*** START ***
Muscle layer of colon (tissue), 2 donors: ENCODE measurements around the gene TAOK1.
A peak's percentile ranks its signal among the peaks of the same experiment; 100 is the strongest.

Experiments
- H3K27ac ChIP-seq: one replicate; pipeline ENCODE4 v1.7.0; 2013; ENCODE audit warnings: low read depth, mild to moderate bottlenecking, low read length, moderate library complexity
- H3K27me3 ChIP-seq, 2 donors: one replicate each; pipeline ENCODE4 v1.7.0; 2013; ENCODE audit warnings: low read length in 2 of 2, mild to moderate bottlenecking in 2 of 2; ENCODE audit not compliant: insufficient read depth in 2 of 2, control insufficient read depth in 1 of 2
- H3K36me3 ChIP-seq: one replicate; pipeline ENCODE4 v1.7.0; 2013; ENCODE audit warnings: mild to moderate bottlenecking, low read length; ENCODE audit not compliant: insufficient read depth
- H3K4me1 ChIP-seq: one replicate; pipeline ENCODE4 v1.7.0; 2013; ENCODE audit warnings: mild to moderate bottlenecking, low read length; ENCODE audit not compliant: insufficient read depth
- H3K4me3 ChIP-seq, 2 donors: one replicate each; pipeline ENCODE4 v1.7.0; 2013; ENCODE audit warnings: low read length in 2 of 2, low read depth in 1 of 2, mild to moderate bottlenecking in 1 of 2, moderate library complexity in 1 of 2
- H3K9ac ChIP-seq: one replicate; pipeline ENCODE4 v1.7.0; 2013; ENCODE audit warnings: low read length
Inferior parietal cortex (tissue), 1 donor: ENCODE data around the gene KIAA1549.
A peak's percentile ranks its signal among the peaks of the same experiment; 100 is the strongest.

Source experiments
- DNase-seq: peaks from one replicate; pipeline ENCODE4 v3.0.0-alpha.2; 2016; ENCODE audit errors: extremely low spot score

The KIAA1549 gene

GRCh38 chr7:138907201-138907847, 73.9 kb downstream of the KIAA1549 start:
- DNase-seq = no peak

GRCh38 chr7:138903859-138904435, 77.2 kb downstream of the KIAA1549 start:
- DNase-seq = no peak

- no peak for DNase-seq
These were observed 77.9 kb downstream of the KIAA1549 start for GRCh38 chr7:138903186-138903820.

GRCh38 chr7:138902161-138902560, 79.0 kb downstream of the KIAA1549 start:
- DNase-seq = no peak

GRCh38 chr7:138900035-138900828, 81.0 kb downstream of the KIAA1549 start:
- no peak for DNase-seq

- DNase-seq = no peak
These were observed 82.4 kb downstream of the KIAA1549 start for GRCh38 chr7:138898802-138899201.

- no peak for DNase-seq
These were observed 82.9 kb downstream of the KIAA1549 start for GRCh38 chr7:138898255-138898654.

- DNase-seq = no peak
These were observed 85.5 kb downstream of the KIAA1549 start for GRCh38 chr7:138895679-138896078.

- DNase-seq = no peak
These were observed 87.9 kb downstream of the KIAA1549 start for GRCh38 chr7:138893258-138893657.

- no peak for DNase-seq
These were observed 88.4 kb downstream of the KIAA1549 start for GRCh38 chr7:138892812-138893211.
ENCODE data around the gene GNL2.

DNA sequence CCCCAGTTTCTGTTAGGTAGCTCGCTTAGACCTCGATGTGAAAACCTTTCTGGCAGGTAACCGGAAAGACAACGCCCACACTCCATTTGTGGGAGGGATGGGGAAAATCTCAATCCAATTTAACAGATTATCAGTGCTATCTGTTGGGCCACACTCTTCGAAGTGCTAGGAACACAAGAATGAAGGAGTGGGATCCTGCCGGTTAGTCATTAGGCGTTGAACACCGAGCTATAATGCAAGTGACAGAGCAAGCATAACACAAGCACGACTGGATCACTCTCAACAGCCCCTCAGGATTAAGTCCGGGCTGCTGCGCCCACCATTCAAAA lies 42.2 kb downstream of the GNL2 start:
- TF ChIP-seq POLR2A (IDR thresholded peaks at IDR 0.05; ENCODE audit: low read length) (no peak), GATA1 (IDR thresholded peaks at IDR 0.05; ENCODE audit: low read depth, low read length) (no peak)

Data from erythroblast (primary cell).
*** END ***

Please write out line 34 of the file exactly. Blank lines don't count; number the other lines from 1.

These were observed 88.4 kb downstream of the KIAA1549 start for GRCh38 chr7:138892812-138893211.